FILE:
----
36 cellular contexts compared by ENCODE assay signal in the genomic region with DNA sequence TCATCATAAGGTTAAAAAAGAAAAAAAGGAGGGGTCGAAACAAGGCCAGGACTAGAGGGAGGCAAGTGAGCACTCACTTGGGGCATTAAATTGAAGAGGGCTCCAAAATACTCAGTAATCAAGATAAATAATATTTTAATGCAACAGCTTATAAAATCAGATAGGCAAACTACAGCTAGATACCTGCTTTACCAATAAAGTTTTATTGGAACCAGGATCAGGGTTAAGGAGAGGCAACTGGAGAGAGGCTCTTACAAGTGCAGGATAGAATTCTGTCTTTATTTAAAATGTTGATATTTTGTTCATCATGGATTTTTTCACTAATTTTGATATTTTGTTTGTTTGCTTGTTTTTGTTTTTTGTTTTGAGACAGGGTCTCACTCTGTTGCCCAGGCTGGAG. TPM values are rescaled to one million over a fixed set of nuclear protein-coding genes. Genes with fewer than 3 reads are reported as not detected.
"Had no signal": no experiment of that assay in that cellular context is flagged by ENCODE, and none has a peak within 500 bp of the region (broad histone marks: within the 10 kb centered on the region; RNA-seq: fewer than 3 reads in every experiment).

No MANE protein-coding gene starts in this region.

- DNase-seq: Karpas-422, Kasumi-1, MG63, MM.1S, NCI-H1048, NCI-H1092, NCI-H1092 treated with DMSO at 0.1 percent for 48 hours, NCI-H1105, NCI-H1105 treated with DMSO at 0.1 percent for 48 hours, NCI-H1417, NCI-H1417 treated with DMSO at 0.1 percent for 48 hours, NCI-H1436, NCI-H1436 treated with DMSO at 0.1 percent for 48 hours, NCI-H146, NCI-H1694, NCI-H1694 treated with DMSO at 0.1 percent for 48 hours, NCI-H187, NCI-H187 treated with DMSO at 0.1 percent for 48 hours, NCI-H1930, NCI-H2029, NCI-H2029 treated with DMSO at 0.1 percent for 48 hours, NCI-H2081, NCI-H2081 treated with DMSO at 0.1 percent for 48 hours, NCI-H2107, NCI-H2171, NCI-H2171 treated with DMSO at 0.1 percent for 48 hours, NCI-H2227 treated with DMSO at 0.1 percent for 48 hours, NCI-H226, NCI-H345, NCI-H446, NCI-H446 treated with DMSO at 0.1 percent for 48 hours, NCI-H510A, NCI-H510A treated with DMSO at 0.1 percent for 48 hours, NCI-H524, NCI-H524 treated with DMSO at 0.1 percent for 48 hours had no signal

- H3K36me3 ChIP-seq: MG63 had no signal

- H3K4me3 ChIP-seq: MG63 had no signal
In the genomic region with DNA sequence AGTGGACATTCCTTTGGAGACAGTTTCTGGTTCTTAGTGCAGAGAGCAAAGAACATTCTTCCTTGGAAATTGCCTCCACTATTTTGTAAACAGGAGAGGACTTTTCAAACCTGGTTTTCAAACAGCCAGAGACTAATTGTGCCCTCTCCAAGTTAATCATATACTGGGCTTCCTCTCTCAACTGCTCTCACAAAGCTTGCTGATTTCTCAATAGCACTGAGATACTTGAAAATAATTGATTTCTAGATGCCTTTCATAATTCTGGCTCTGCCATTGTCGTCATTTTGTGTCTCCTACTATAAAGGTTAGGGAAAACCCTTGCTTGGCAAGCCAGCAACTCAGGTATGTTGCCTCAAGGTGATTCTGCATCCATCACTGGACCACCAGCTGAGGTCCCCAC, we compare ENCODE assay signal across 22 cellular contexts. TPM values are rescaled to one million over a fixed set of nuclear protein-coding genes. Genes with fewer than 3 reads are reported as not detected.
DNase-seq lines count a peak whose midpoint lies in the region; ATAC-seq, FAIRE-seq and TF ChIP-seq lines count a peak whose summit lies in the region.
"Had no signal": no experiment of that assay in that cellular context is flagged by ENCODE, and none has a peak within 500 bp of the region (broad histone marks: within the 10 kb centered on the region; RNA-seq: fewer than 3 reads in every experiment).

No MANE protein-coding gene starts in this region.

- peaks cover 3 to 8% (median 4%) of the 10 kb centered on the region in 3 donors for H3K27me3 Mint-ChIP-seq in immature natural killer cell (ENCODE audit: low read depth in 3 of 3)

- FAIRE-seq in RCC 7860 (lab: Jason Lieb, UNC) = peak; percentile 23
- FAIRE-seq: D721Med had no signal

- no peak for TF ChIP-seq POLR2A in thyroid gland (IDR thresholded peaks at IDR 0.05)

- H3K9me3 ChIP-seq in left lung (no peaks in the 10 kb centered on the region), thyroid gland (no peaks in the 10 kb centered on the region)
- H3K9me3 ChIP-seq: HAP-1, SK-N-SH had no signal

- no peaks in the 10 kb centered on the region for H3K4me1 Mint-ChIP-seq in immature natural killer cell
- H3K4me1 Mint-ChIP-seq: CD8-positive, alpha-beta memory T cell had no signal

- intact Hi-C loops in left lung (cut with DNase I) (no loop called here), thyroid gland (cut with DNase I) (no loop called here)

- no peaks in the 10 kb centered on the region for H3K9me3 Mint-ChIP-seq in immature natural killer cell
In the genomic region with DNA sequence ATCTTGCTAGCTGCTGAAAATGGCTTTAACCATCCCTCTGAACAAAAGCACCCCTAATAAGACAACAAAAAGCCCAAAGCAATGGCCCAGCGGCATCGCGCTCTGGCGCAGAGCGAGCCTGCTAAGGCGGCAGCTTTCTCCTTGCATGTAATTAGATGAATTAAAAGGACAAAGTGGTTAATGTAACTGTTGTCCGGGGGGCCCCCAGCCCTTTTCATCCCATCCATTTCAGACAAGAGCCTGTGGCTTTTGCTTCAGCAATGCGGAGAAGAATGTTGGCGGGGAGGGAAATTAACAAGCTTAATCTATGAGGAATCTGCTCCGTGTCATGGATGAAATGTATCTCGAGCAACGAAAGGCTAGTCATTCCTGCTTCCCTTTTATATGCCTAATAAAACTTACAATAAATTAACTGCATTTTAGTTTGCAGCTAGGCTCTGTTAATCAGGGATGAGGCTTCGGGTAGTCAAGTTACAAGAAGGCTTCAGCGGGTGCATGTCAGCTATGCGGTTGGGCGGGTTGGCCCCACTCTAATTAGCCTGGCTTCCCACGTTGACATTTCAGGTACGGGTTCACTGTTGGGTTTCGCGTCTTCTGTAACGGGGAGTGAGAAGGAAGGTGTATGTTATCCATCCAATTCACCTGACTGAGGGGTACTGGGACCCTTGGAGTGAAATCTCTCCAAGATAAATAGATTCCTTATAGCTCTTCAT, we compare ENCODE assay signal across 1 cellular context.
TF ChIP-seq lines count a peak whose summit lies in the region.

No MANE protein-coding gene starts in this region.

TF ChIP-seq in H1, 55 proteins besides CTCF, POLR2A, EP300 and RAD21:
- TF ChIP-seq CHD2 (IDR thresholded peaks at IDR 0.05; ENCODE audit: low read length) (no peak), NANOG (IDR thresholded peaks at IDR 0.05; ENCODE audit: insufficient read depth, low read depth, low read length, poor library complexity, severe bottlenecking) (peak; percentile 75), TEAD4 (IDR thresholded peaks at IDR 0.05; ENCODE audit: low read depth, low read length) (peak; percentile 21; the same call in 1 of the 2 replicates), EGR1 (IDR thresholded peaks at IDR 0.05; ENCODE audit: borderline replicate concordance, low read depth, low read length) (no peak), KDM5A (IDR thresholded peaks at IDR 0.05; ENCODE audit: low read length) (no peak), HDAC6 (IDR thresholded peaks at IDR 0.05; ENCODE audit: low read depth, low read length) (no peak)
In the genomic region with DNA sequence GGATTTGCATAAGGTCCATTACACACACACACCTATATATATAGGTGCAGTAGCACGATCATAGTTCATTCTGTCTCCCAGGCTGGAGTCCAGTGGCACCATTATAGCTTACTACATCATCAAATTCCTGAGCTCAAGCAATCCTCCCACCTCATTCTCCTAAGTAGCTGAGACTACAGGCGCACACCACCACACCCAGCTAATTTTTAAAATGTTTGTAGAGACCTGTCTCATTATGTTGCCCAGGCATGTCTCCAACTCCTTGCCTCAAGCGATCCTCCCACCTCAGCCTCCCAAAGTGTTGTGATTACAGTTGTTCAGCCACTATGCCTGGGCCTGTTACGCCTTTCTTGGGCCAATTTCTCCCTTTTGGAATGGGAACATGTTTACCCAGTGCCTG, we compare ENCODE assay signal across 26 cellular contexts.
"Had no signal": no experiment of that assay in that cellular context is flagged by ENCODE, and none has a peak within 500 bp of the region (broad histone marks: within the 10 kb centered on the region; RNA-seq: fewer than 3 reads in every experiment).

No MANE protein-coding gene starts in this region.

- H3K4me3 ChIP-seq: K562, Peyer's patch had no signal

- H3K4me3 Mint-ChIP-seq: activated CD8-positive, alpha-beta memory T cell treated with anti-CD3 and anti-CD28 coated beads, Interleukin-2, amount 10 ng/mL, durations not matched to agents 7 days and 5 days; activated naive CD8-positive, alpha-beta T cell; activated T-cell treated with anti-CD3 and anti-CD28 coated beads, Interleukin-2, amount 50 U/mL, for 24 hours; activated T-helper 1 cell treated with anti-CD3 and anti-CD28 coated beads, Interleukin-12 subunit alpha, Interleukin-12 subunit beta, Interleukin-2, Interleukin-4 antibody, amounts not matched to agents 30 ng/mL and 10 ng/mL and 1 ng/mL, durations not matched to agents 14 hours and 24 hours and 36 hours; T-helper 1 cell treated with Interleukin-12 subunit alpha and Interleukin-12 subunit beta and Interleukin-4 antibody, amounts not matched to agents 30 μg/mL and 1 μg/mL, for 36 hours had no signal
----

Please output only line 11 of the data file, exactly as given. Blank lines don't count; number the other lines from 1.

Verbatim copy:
- peaks cover 3 to 8% (median 4%) of the 10 kb centered on the region in 3 donors for H3K27me3 Mint-ChIP-seq in immature natural killer cell (ENCODE audit: low read depth in 3 of 3)